- The Washington Times - Thursday, September 9, 2004

The number of teens who have tried marijuana or used Ecstasy and LSD dropped significantly in 2003, but the overall consumption of illicit drugs and tobacco in America was largely unchanged from 2002, according to a new federal survey.

The 2003 National Survey on Drug Use and Health (NSDUH) shows that fewer teens ages 12 to 17 have ever used marijuana — 19.6 percent instead of 20.6 percent in 2002, which officials said was a statistically significant decline because upward of 15 million people use it.

This shows that youths “are getting the message that marijuana, which is substantially more potent today than it was 20 years ago, is a dangerous drug, and they are increasingly staying away from it,” said John Walters, director of National Drug Control Policy.

Highlights of the report, released yesterday by officials with the Substance Abuse and Mental Health Services Administration, include:

• An estimated 19.5 million Americans were drug users in 2003. This was statistically unchanged from 2002, when 8.3 percent of the population used drugs.

• Fewer people said they used the club drug Ecstasy in the past year — 2.1 million people in 2003, compared with 3.2 million people in 2002.

• An even deeper decline occurred with LSD use — in 2003, 558,000 people said they used LSD in the past year, almost half the 1 million people who said they used LSD in 2002.

• Marijuana is still the most commonly used illegal drug, with 14.6 million current users.

“President Bush recognizes that we, as a nation, must do more to ensure that our children don’t use drugs in the first place, and to help Americans get the treatment for alcohol and drug addiction that they need,” Health and Human Services Secretary Tommy G. Thompson said yesterday.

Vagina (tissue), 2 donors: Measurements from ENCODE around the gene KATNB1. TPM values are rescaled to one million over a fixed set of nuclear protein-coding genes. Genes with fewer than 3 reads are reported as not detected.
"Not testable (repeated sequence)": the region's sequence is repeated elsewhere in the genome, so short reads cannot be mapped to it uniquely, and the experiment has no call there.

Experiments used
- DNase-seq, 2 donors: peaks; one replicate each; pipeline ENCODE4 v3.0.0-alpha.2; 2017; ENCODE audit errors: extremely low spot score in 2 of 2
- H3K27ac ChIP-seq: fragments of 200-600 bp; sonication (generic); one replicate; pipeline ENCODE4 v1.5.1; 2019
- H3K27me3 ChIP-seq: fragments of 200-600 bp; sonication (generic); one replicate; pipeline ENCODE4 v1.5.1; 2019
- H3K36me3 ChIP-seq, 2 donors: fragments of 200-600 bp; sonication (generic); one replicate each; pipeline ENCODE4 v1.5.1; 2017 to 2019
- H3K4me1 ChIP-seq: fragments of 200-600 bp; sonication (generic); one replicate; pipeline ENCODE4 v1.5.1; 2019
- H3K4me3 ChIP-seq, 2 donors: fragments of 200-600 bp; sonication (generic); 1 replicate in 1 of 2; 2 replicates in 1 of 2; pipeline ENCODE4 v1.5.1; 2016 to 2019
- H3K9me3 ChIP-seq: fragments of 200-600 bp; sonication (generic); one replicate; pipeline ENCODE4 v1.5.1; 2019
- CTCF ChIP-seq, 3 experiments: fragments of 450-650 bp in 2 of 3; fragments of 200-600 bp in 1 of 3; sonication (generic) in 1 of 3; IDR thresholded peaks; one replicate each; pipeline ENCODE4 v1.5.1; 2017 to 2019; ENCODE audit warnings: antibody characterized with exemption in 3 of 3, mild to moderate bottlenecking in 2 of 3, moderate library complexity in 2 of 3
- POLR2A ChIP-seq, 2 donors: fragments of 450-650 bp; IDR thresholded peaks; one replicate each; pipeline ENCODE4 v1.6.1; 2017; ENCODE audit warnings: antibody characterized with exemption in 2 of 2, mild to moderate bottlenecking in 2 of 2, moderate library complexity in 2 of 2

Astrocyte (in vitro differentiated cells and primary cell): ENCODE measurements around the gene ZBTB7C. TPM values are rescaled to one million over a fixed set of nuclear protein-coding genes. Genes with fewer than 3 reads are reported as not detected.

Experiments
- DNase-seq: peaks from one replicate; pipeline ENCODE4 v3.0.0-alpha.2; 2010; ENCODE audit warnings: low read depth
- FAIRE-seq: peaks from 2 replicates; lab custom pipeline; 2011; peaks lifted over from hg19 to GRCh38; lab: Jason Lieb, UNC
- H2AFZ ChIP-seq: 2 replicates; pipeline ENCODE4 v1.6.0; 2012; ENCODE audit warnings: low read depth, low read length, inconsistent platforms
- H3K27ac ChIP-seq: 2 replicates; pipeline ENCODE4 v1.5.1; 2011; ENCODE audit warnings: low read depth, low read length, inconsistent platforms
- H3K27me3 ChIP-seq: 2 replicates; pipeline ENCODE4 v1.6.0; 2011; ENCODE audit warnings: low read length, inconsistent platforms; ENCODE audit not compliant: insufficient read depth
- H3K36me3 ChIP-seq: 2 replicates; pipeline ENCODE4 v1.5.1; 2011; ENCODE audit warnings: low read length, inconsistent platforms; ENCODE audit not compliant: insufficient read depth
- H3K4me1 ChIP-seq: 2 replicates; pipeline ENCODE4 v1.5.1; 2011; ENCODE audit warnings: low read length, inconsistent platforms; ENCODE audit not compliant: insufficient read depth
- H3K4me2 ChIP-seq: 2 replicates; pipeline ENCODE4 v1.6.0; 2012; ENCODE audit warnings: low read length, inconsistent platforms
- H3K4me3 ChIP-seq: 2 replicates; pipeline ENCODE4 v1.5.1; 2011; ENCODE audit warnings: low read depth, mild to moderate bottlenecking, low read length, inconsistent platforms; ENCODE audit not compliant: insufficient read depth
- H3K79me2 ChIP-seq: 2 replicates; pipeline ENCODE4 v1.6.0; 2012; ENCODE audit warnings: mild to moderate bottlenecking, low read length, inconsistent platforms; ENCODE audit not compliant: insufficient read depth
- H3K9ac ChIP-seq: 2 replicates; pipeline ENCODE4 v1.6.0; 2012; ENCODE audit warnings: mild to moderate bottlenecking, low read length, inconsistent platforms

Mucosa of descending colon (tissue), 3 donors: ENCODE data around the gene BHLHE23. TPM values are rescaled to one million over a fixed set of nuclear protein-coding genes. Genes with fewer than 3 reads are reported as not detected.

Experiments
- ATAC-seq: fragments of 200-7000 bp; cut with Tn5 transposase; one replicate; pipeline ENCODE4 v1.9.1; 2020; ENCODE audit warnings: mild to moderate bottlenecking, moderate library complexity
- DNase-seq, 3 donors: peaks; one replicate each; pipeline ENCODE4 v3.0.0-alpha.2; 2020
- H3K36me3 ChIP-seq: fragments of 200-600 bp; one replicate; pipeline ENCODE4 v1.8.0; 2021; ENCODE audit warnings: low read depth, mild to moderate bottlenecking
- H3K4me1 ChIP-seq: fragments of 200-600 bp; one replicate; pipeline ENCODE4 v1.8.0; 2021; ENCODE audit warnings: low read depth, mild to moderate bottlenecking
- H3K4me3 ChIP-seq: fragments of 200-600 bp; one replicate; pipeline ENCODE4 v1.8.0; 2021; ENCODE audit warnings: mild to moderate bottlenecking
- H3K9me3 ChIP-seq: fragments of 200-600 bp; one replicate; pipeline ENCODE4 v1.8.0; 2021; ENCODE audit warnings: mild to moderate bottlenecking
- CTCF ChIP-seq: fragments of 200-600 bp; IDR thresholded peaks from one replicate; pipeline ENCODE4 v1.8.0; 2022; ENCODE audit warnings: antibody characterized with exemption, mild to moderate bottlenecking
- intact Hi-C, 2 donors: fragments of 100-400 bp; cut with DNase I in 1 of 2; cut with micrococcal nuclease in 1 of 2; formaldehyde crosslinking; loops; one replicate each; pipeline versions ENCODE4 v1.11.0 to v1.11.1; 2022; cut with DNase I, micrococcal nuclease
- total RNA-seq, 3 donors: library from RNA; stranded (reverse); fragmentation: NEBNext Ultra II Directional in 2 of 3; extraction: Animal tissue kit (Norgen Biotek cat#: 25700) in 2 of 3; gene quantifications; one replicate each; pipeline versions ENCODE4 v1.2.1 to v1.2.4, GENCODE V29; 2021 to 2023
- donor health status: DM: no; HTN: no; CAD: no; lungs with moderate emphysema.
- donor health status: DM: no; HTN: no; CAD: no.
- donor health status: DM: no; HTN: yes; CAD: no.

The Bush administration views investments in drug-abuse prevention and treatment programs as “a cornerstone” in its “compassionate agenda,” Mr. Thompson said, noting that the administration has asked for a 5 percent funding increase for such programs in its 2005 budget.

The NSDUH is the federal government’s retooled national survey on use of illicit drugs, alcohol, tobacco and other substances. The new survey, which took data from more than 67,000 people ages 12 and older, is so different from past surveys that it can only be compared with the 2002 NSDUH.

The survey also said:

• The number of people ages 12 and older who had ever misused prescription drugs grew statistically, from 29.6 percent to 31.2 percent. Products misused at greater levels included Vicodin, Lorcet, Lortab, Percocet, Percodan, Tylox, Hydrocodone, OxyContin, methadone and Tramadol.

• Among all people age 12 and over, the numbers of binge drinkers (at least five drinks at one sitting in the last month) and heavy drinkers (binge drinking at least five times in the last month) was unchanged between 2002 and 2003. About 54 million Americans are binge drinkers and 16.1 million are heavy drinkers. The peak age for either kind of drinking is 21.

• An estimated 70.8 million Americans smoked regularly in 2003. This rate — 29.8 percent of the population — is statistically similar to the 30.4 percent of smokers seen in 2002.


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